MODELING TRANSACTIONS COSTS BAND AND NONLINEAR PRICE DYNAMICS IN FOREST COMMODITY MARKETS
Abstract (Summary)This study first shows that a transactions costs band may exist in commodity spot and futures markets and spatially separated markets as a result of the arbitrage process. Then, by using a bivariate vector error correction model (VECM), this thesis shows that the null hypothesis of linearity can be rejected against the alternative of nonlinearity for both lumber spot and futures prices in U.S. and oriented strand board (OSB) prices across regions in North America. The nonlinearity is identified by a transition variable that governs switching between two regimes: one within the transactions cost band and one outside of the band. In the empirical analysis, a bivariate smooth transition vector error correction model (STVECM) is used to test market efficiency for lumber spot and futures prices and for the law of one price (LOP) as pertains to OSB prices across six regions in North America. Results support the market eficiency hypothesis and the LOP in the forest commdity markets. Furthermore, the empirical analysis suggests that when price differences surpass transactions costs by a large margin or are far away from the transactions band, a faster adjustment to the long run equilibrium is observed in part due to adjustment costs. When price differences are within the transactions band, they follow a random walk as no trade takes place. The in-sample analysis indicates that the STVECM model performs better than the linear VECM. Results from generalized impulse response functions (GIs) analysis show that system shocks may, in fact, change the time paths of prices permanently.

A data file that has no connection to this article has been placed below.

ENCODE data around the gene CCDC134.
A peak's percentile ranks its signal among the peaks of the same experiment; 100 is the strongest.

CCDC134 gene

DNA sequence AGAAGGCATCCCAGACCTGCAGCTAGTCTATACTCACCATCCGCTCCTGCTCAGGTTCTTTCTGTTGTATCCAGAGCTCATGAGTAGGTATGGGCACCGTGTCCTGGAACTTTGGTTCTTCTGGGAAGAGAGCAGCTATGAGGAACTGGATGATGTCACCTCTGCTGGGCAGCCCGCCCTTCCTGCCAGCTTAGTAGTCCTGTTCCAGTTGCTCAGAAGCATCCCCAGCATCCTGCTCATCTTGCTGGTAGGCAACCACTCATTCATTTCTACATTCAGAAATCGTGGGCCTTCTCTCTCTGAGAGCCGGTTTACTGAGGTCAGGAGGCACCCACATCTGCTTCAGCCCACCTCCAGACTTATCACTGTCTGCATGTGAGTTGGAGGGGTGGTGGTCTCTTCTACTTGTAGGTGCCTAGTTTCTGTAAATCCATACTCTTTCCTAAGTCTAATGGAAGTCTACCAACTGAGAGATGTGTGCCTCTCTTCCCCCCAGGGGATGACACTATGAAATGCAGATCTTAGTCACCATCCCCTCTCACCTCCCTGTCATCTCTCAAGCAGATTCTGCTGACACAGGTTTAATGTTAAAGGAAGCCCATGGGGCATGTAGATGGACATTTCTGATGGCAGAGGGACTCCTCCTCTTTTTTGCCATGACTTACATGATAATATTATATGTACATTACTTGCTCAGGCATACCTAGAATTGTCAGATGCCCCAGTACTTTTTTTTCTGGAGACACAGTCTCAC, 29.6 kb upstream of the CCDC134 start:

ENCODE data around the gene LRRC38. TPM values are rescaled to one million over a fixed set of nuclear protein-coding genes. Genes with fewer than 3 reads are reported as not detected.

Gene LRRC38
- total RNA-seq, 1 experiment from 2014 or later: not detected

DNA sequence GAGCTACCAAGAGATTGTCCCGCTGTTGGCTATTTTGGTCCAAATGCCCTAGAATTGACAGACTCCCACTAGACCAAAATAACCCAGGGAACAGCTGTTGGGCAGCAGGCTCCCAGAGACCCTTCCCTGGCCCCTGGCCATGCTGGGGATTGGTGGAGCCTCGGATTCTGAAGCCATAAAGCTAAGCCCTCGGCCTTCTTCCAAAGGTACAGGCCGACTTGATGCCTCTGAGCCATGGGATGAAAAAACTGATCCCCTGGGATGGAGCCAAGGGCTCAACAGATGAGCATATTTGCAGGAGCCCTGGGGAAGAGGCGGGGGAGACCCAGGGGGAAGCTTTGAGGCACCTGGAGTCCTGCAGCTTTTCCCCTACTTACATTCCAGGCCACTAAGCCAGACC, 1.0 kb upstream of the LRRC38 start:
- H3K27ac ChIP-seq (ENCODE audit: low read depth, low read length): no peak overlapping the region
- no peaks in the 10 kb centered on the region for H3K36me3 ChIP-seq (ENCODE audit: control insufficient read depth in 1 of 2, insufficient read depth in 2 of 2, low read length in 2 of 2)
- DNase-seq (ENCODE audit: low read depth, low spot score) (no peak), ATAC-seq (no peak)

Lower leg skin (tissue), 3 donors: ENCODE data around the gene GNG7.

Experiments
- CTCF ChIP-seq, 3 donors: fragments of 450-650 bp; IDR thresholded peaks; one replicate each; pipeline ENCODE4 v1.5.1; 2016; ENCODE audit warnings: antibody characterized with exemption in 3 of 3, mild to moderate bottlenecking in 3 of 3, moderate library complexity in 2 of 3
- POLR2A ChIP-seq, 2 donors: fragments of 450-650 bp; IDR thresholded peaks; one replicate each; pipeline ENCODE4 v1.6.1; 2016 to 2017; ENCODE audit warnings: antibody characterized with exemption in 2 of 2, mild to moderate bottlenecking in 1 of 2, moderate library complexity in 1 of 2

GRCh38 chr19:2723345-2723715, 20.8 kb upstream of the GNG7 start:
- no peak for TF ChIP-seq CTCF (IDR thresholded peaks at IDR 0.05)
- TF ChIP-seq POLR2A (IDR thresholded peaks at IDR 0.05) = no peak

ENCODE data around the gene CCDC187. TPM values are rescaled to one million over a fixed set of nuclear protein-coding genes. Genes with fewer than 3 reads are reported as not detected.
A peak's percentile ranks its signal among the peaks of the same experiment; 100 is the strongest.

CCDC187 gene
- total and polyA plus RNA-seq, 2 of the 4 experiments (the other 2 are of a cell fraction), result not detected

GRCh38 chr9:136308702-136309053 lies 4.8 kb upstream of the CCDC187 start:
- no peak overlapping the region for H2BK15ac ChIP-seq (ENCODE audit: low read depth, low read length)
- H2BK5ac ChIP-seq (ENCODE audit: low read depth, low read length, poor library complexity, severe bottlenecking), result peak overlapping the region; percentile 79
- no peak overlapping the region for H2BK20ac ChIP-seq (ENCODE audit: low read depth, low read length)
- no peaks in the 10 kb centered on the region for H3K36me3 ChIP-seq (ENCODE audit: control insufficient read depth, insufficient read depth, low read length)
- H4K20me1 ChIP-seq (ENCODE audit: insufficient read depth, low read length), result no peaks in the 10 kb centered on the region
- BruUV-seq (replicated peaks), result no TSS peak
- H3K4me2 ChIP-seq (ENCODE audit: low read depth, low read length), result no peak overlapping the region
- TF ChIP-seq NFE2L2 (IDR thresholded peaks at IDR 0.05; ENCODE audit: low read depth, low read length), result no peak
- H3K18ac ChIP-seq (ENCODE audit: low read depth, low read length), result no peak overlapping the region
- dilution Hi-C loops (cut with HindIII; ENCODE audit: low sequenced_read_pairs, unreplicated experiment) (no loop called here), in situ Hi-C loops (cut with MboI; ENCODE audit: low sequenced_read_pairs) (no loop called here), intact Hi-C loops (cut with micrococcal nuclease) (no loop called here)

Advisor:Matthew T. Holt
School Location:USA - North Carolina
Source Type:Master's Thesis
Date of Publication:07/21/2005